Monday, September 1, 2008

How will Clinton answer Obama's call for help?

By DeWayne Wickham

Just when it seemed Hillary Clinton had been pushed onto the back bench of the presidential campaign, she's being asked to step up her appearances on behalf of Democratic presidential hopeful Barack Obama. The request came in the wake of presidential candidate John McCain's announcement Friday that he'd chosen Alaska Gov. Sarah Palin as his running mate on the GOP ticket.

The Obama campaign is now talking to Clinton about how often she can stump for Obama, who beat her in a bruising fight for the Democratic Party's presidential nomination and then ignored the please of her supporters to pick the New York senator as his running mate. Instead, Obama chose Delaware Sen. Joe Biden, a foreign policy expert who helps Obama fend off charges that he has little expertise in that area.

But with McCain's pick of Palin, gender will likely trump foreign policy as a pivotal issue in this presidential race - and that's got to worry Obama's campaign.

"We want her to do as much as she is willing to do. She's a great spokesperson for us and for change....We want her to do all that her schedule will permit," David Axelrod, the Obama campaign's chief strategist, told Britain's The Telegraph of the outreach to Clinton.

But getting Clinton to redouble her efforts for Obama is more a matter of need, than want. When the Democratic Party convention got underway last week, nearly one-third of the women who backed Clinton during the primaries said they wouldn't vote for Obama in the general election.

"You haven't worked so hard over the last 18 months, or endured the last eight years, to suffer through more failed leadership. No way. No how. No McCain," Clinton said during last week's Democratic convention in a pointed call for her supporters to rally around Obama.

After that speech many Democratic strategists said Clinton's strong endorsement of Obama - and the alarm she sounded about a McCain presidency - would convince most of her wavering supporters to vote for Obama.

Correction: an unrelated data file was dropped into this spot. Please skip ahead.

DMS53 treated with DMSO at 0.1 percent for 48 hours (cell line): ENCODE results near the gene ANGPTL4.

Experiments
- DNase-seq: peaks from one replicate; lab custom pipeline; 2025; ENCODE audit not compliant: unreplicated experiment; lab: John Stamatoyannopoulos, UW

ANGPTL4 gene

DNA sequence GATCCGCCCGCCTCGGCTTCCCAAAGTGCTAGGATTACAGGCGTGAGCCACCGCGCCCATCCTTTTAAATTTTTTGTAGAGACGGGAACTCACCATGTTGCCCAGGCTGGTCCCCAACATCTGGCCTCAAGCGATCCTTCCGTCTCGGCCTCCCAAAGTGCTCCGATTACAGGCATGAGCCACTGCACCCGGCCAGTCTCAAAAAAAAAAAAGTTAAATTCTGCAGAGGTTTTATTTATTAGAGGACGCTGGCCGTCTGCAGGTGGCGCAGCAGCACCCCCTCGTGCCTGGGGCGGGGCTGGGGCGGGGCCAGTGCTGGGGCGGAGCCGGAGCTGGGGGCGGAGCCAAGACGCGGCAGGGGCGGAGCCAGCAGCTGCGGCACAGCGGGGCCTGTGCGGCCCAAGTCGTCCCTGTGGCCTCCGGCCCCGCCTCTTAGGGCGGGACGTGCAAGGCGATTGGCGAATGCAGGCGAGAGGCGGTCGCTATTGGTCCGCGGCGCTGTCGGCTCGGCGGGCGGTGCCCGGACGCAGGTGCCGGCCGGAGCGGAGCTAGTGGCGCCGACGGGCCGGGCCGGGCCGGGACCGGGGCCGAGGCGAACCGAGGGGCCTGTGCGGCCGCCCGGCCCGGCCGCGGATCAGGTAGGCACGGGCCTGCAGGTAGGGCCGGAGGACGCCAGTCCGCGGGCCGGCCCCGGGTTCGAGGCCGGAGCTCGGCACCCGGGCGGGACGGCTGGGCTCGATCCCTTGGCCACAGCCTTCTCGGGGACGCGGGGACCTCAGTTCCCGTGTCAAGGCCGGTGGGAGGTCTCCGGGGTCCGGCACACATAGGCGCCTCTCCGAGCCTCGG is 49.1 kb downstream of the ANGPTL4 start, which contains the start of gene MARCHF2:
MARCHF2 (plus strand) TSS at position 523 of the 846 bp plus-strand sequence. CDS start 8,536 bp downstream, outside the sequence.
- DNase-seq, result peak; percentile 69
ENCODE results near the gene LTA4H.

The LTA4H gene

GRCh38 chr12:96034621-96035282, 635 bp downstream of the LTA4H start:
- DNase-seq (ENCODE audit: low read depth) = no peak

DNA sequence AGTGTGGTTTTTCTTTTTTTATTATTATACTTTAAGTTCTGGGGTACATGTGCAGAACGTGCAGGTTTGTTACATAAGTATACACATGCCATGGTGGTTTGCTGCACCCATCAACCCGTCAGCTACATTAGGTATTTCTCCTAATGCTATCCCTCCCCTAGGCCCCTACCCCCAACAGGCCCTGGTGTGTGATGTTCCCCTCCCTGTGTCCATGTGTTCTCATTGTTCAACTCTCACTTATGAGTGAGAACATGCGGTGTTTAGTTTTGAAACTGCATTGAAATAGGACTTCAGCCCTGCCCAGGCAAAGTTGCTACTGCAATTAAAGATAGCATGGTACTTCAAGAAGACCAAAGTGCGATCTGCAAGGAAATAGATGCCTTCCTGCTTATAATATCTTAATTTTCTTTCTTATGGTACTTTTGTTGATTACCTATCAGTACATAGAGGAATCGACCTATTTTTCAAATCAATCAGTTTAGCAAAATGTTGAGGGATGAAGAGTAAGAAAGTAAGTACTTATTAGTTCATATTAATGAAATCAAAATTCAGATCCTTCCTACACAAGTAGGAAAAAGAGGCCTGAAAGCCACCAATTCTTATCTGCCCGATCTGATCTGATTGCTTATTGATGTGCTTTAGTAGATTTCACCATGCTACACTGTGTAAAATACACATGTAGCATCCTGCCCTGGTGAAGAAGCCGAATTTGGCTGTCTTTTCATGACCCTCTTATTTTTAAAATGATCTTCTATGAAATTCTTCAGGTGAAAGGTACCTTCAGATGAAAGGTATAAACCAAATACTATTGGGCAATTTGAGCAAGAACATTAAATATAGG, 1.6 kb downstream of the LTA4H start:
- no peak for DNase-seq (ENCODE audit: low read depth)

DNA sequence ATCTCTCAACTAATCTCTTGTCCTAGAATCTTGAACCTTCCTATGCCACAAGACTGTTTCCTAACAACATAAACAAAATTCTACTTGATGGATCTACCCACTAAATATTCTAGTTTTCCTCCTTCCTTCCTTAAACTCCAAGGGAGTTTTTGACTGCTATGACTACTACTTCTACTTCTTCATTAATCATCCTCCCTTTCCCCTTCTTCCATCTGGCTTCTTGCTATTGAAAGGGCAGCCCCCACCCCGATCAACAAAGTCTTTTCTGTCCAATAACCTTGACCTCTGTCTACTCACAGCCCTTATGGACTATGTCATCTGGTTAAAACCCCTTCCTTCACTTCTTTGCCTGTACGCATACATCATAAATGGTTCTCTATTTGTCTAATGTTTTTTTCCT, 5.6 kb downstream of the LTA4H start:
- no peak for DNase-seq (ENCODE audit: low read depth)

New York Gov. David Paterson told me that Clinton's address would help her disillusioned female supporters get over their disappointment. "The know they don't want John McCain," said Patterson. But he added many women were asking themselves before Clinton's convention address, " ' When is this party going to recognize us? When are they going to stop having an old boy's network?'."

Clinton's call for party unity and an end to the Democratic party's gender divide may have been undermined by McCain's selection of Palin.

Despite Palin's lack of national and foreign policy experience, going after her won't be easy. biden will have to be careful when he squares off with her in the Oct. 2 debate between the vice presidential candidates. He 'll have to tone down the attack mode he displayed in his convention speech. That kind of combativeness with Palin may cause some undecided female voters and some PUMAs, Clinton supporters whose acronym stands for "Party Unity My Ass," to vote for the McCain-Palin ticket.

According to a recent Gallup Poll, this election may be determined by independent white female voters. While Democrats and Republicans overwhelmingly support their party's presidential nominees there's a big split among independent white voters. Although independent white men back McCain over Obama, 51 percent to 35 percent, McCain holds a razor-thin lead among independent white women, 42 percent to 41 percent.

The selection of Palin may have already given McCain a small victory. Obama had an 8 point lead (49 percent to 41 percent) over McCain the day after he went before 85,000 people in Denver's Invesco Field to accept his party's presidential nomination. But the following day it dropped 2 points (48 percent to 42 percent) after McCain announced that he'd picked Palin as his running mate.

And now, ironically, the Obama campaign will have to lean heavily on Hillary Clinton - who many Obama staffers vilified during the primary campaign - to help stave off a shift among these female voters to McCain. But Clinton has not rushed to defend the parapet of Obama's campaign.

"We should all be proud of Gov. Sarah Palin's historic nomination, and I congratulate her and Sen. McCain," Clinton said in a statement. "While their policies would take America in the worng direction, Gov. Palin will add an important new voice to the debate."

Important, indeed.

Palin's introduction into this campaign is a smart tactical move by McCain. Forget about all the pundits who decry her lack of experience in foreign affairs. As this contest is shaping up, inexperience in that area won't matter much to the voter who will decide this election.

With just a little more than two months before voters go to the polls, the outcome of this contest may well depend on how willing - and successful - Clinton will be in convincing disaffected white female voters to pick Obama and Biden over McCain and Palin.

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